WASHINGTON — Federal money intended to help cities prepare for terrorist attacks has been used by small towns to buy armored vehicles and for an exercise called “zombie apocalypse training,” according to a report by Sen. Tom Coburn that criticizes spending on “low-risk” areas.
“At a time when our $16 trillion national debt is our greatest national security threat, we must make sure that all programs, especially those meant to prevent terrorism, are achieving their mission,” Coburn said Wednesday.
“Congress has a duty to ensure that this grant program does not become a parochial, pork-barrel entitlement program. We need to help the program fulfill its original goal of providing funds for projects in areas most at risk.”
The Department of Homeland Security, created by Congress after the 9/11 attacks, administers a grant program called the Urban Area Security Initiative. The program has allotted more than $7 billion in the past decade, according to the report.
“Keene, New Hampshire, with a population just over 23,000 and a police force of 40, set aside UASI funds to buy a BearCat armored vehicle,” the report states.
“Despite reporting only a single homicide in the prior two years, the City of Keene told DHS the vehicle was needed to patrol events like its annual pumpkin festival. Tulsa, Oklahoma, used UASI funding to harden a county jail and purchase a color printer.”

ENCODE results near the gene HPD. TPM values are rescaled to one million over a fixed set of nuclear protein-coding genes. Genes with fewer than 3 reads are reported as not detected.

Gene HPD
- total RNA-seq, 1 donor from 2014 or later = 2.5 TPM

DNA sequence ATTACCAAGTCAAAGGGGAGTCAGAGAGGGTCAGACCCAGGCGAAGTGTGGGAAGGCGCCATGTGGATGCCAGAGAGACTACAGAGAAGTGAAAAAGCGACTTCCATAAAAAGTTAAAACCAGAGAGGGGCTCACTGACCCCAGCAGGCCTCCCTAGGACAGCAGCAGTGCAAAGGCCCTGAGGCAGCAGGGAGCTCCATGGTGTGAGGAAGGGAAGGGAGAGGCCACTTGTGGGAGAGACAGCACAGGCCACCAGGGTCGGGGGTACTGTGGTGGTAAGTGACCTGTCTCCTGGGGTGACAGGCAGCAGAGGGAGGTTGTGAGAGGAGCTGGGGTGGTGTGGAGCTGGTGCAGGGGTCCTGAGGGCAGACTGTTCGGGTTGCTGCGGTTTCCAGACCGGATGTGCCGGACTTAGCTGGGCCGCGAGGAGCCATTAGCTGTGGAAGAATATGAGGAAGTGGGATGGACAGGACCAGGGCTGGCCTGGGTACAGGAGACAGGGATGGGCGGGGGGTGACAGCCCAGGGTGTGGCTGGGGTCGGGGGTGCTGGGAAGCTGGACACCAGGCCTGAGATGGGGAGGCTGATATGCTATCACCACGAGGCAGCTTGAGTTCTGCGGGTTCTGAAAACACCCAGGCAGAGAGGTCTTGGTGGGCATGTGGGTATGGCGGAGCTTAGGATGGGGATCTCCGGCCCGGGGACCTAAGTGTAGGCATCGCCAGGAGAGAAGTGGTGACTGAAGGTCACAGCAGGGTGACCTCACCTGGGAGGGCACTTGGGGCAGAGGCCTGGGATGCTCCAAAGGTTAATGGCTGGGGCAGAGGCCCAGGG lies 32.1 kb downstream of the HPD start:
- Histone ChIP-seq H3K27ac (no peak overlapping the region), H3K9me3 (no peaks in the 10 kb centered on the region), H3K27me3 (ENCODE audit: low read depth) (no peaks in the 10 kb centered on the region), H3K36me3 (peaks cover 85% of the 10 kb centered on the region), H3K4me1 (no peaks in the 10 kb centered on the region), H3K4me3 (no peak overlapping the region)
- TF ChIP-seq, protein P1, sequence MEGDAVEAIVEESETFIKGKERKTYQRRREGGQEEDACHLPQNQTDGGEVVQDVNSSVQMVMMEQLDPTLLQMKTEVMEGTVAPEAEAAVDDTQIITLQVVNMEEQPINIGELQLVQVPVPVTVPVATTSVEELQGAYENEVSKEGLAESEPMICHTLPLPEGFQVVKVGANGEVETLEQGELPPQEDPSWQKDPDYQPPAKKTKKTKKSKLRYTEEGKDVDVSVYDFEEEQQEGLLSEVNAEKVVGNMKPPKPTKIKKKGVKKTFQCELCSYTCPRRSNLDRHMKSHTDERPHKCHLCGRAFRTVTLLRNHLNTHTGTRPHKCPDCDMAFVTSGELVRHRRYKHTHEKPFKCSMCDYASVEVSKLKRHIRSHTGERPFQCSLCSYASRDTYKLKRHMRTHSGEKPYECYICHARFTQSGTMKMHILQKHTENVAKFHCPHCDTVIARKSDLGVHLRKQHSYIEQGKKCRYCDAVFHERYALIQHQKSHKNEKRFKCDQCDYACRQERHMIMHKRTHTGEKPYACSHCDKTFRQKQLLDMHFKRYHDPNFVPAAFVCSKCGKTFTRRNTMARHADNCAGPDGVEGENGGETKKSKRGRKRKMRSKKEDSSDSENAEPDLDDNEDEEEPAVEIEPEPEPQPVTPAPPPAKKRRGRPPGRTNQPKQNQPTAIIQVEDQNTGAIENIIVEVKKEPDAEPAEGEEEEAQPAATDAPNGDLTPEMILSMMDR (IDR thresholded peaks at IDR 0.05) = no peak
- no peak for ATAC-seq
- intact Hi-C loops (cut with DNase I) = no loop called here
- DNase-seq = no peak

Originally, the program focused on seven major cities, using a formula to assess risk, but then expanded to as many as 64 because of political pressure, before being scaled back to 31 in the last fiscal year, the report says.
In all, 32 states have received money from the program, with the largest amounts going to New York, California and Texas. Oklahoma has received $32 million.
Texas newspapers have reported that purchases in that state include a $21 fish tank in Seguin, a $24,000 latrine, a “hog catcher” and two 2011 Camaros.
The Department of Homeland Security did not respond Wednesday to a request for comment on the report.
Urban areas can use the grant money for equipment, training and personnel costs under the broad definition of allowable expenses, according to the report, which charges that no framework exists for determining whether the money spent made the areas safer.
Among the expenditures questioned by the report:
• Fees for first responders to attend a training seminar on an island near San Diego, where a company staged a show featuring a military unit killing zombies.
Coburn said, “Paying for first responders to attend a HALO Counterterrorism Summit at a California island spa resort, featuring a simulated zombie apocalypse, does little to discourage potential terrorists.”
• Columbus, Ohio, recently used $98,000 in grant funds to buy an underwater robot, declaring the purchase an “emergency” because of federal grant deadlines.
• The Seattle Police Department used $41,000 to purchase a remote-control helicopter that must not be flown above crowds and can mainly be used for traffic accidents.
The report comes just a few weeks after a Senate subcommittee investigation, initiated by Coburn, questioned the utility — and the expenses — of state “fusion centers” created across the nation to gather and share intelligence to prevent terrorist attacks. The Homeland Security Department said the report's findings were dated and misleading.
“This report shows that, too often, so-called security spending is making our nation less secure by directing scarce dollars to low-priority projects and low-risk areas,” Coburn said.